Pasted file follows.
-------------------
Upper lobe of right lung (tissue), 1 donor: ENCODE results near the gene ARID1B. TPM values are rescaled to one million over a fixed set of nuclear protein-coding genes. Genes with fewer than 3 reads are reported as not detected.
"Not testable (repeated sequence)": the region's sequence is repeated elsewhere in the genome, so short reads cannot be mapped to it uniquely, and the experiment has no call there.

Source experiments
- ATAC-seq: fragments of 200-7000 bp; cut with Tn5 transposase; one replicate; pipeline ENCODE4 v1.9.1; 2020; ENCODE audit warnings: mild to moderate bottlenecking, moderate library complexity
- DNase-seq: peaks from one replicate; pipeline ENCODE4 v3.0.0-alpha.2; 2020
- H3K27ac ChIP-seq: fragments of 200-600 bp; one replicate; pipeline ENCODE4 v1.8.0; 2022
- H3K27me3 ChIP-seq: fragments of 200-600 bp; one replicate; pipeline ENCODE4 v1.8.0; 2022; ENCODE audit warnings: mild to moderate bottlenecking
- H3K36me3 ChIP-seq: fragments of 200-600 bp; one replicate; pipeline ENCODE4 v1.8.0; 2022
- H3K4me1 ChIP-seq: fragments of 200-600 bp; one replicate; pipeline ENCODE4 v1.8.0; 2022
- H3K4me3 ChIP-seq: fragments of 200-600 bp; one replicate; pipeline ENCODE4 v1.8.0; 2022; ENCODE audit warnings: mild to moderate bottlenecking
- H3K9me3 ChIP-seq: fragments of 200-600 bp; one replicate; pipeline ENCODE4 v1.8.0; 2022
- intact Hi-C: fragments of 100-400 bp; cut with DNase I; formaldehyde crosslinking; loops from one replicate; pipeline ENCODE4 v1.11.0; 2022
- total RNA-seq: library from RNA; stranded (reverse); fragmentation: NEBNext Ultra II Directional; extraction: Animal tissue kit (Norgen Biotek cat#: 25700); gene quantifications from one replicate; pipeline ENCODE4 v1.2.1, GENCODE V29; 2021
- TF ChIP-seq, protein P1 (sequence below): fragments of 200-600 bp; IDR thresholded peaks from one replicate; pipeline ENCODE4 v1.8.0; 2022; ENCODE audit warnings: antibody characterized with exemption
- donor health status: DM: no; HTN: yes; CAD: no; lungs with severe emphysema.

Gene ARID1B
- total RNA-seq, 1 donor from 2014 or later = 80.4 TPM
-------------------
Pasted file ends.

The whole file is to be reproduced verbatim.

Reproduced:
Upper lobe of right lung (tissue), 1 donor: ENCODE results near the gene ARID1B. TPM values are rescaled to one million over a fixed set of nuclear protein-coding genes. Genes with fewer than 3 reads are reported as not detected.
"Not testable (repeated sequence)": the region's sequence is repeated elsewhere in the genome, so short reads cannot be mapped to it uniquely, and the experiment has no call there.

Source experiments
- ATAC-seq: fragments of 200-7000 bp; cut with Tn5 transposase; one replicate; pipeline ENCODE4 v1.9.1; 2020; ENCODE audit warnings: mild to moderate bottlenecking, moderate library complexity
- DNase-seq: peaks from one replicate; pipeline ENCODE4 v3.0.0-alpha.2; 2020
- H3K27ac ChIP-seq: fragments of 200-600 bp; one replicate; pipeline ENCODE4 v1.8.0; 2022
- H3K27me3 ChIP-seq: fragments of 200-600 bp; one replicate; pipeline ENCODE4 v1.8.0; 2022; ENCODE audit warnings: mild to moderate bottlenecking
- H3K36me3 ChIP-seq: fragments of 200-600 bp; one replicate; pipeline ENCODE4 v1.8.0; 2022
- H3K4me1 ChIP-seq: fragments of 200-600 bp; one replicate; pipeline ENCODE4 v1.8.0; 2022
- H3K4me3 ChIP-seq: fragments of 200-600 bp; one replicate; pipeline ENCODE4 v1.8.0; 2022; ENCODE audit warnings: mild to moderate bottlenecking
- H3K9me3 ChIP-seq: fragments of 200-600 bp; one replicate; pipeline ENCODE4 v1.8.0; 2022
- intact Hi-C: fragments of 100-400 bp; cut with DNase I; formaldehyde crosslinking; loops from one replicate; pipeline ENCODE4 v1.11.0; 2022
- total RNA-seq: library from RNA; stranded (reverse); fragmentation: NEBNext Ultra II Directional; extraction: Animal tissue kit (Norgen Biotek cat#: 25700); gene quantifications from one replicate; pipeline ENCODE4 v1.2.1, GENCODE V29; 2021
- TF ChIP-seq, protein P1 (sequence below): fragments of 200-600 bp; IDR thresholded peaks from one replicate; pipeline ENCODE4 v1.8.0; 2022; ENCODE audit warnings: antibody characterized with exemption
- donor health status: DM: no; HTN: yes; CAD: no; lungs with severe emphysema.

Gene ARID1B
- total RNA-seq, 1 donor from 2014 or later = 80.4 TPM